NEWS: Moving On Up

NEWS: Moving On Up

The ECHO: Texas Prison News

Eva Shelton, Contributing Writer – Lockhart Unit


A woman serving time at the MTC-operated Lockhart Correctional Facility in Texas wrote an article about her experiences at the facility. The article was published in The ECHO: Texas Prison News. It’s a powerful testimony of how staff in prisons can have a positive impact on lives of the men and women they serve.


Woman’s Perspective

Moving On Up


On Monday, September 23, 2019, I was moved to the Lockhart Unit in the Lockhart, Texas. The experiences has been very positive. The journey starts with bright, colorful affirmations and pictures painted on the walls. There are staff and ranking officials introducing themselves, shaking your hand, and saying, “Welcome to Lockhart,” as if you had just landed in Hawaii.

When you come in, they automatically inventory your property and then give you everything you need. Then it was UCC [unit classification committee], get a job, get a cell, see STG [security threat group], meet the rank and off you go. On Wednesday comes a lay-in for orientation. Orientation might be the best idea ever and should probably be implemented in units statewide. The peer educators host the class and tell you about PREA [Prison Rape Elimination Act] and available PREA classes. Then there are visits by teachers, aides, food service, property and the chaplain. You will know everything you need to about classes, processes, schedules and available jobs by the end of the five-hour session.

The Lockhart facility has a faith-based dorm, Paws in Prison program, and a PIE program. There are free college courses taught by volunteers willing to donate their time to correctional education. Incarcerated individuals are encourage to become tutors and help those working to raise their EA levels, taking the HSE [high school equivalency], and those enrolled in a six-month program from which they will receive their high school diploma. There are vocational classes, a CHANGES program and a variety of classes to teach you things like finance, typing and career planning. There are constant PREA classes as you can sign up for like Somebody Cares, Woman to Woman and Wall Talk. The variety of religious programs never ends.

The Lockhart Unit operates under a guideline for the officers referred to as BIONIC (Believe It or Not I Care) in which officers ask how you are doing, do you need anything and respond to your questions with respect.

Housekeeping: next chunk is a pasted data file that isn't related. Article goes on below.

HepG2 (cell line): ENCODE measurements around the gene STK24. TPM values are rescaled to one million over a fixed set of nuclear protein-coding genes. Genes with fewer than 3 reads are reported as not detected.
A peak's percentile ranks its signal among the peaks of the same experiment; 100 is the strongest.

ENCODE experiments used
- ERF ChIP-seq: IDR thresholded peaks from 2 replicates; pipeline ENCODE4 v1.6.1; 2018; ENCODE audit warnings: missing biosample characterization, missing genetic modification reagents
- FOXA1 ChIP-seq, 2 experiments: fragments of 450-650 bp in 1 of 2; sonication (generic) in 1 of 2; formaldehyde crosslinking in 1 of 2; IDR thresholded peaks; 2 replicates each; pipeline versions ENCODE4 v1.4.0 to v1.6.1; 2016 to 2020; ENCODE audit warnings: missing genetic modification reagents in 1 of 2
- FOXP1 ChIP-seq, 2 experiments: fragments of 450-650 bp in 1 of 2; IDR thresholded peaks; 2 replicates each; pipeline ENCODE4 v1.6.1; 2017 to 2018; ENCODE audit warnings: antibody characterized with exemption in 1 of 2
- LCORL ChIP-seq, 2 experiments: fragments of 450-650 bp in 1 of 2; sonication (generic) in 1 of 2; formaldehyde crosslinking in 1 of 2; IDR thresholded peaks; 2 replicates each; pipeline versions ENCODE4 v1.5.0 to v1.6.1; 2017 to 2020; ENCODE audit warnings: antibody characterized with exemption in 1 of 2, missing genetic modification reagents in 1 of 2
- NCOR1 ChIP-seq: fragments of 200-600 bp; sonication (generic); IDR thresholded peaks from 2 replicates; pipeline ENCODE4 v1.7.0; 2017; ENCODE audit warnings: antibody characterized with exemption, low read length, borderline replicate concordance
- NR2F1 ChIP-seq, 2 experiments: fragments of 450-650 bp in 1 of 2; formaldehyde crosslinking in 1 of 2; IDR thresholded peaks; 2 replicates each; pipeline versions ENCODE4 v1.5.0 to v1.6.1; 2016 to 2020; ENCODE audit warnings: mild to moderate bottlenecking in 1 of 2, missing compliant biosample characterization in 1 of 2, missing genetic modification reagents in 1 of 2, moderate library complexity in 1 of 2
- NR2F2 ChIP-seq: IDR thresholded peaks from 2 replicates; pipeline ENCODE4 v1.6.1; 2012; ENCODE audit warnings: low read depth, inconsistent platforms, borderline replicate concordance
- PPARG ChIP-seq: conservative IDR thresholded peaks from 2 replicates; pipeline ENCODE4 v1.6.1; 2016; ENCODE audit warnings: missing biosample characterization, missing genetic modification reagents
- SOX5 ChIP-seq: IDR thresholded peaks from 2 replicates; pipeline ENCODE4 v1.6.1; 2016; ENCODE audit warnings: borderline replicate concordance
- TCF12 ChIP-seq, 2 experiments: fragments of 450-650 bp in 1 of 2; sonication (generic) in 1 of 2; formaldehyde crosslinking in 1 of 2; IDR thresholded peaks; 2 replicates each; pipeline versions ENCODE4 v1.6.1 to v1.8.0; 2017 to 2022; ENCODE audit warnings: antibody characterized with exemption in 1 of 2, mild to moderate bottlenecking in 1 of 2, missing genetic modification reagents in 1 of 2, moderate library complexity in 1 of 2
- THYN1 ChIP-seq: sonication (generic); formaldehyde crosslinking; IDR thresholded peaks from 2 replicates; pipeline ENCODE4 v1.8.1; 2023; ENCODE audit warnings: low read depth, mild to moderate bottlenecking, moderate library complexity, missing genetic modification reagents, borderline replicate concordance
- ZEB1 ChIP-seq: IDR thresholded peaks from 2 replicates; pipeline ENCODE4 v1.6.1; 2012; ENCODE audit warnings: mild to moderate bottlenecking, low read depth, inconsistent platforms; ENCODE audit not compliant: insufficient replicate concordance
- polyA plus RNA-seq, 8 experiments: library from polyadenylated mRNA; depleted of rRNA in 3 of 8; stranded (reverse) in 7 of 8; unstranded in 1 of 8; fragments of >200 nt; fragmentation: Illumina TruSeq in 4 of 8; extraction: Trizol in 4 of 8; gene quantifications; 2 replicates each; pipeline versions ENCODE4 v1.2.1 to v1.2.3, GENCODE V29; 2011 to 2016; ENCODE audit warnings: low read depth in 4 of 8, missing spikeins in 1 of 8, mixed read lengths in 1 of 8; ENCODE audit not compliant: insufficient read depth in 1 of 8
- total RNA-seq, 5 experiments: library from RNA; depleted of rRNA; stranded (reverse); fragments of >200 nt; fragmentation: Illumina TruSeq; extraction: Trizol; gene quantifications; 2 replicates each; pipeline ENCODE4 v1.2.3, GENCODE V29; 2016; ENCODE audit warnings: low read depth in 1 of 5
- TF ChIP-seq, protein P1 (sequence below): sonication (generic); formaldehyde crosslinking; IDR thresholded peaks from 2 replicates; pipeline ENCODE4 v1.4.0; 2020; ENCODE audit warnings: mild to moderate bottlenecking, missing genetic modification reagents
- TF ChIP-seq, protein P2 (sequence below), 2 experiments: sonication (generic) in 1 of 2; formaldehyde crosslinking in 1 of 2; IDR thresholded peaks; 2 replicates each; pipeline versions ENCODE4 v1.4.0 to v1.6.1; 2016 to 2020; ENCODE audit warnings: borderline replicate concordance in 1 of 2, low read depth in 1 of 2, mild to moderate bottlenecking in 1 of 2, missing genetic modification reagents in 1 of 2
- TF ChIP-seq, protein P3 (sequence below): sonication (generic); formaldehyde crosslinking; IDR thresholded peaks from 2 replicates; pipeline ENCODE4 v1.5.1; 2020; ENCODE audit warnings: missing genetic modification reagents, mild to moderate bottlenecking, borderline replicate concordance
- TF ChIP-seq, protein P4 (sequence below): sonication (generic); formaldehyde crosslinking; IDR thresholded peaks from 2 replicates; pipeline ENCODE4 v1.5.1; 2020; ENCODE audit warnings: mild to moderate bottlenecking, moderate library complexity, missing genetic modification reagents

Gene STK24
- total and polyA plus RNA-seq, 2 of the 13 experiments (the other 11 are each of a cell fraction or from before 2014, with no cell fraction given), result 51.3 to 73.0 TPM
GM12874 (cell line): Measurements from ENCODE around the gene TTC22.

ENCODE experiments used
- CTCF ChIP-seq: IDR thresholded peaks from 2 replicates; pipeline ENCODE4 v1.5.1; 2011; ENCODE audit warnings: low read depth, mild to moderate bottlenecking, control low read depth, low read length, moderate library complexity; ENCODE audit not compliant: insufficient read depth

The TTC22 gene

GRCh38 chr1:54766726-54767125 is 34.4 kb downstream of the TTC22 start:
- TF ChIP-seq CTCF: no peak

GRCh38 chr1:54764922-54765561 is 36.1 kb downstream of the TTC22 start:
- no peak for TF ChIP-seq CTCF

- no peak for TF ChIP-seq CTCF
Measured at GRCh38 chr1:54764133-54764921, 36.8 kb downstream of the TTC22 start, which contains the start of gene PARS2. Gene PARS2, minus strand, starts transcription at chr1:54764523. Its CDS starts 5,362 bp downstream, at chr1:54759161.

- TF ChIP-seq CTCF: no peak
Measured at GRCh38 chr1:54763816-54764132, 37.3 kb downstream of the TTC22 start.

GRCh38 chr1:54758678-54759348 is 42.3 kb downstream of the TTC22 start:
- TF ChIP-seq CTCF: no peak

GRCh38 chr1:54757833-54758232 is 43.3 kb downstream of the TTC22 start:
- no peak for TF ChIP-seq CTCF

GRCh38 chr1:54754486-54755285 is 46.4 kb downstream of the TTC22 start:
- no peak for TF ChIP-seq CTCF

I’m now feeling like a new arrival all over again. I’m asking about toilet paper issue, I’m finding someone to follow to the chow line, I’m asking for directions to the infirmary or the rec yard. After six years of basically not caring at all about parole readiness and doing nothing to prepare, I’m enrolling in some classes and I am excited about developing workplace skills and computer skills. I am due to see parole again in six months, and I will have some skills under by belt this time.

I believe the Lockhart Facility will offer me the things I need to better myself and enter the world with more confidence. I believe that women who have gotten a good dose of what prison really is, women who have some time under their belts are the ones who will truly appreciate and take advantage of what Lockhart has to offer.

I’ve learned a few things about this journey. One is that we can’t become too comfortable in prison because that comfort vanishes in the time it takes for the officer to say, “Pack it up!” Second, I’ve learned that what’s important is not who and what surrounds us, but who we are inside that determines if we can deal with tomorrow. I will always remember that the tears of someone put in a terrible position make my fear seem insignificant by comparison

There are things that should be second nature to us all. Always be kind to those around you because you don’t know what they are going through. When a newbie arrives on the unit, remember that they know nothing and help them without demanding things in return. Do not let prison shut you down and don’t let repeated set offs cause you to stop trying to better yourself. All it takes is one eye-opening experience to let you know that things could be much worse, or one move to show you that things can actually get a little better.



About Gregory S. Coleman Unit

Gregory S. Coleman Unit is accredited by the American Correctional Association achieving over 99% compliance for both mandatory and non-mandatory standards in its most recent audit. Other accreditations and certifications include the Correctional Education Association and the Prison Rape Elimination Act (PREA).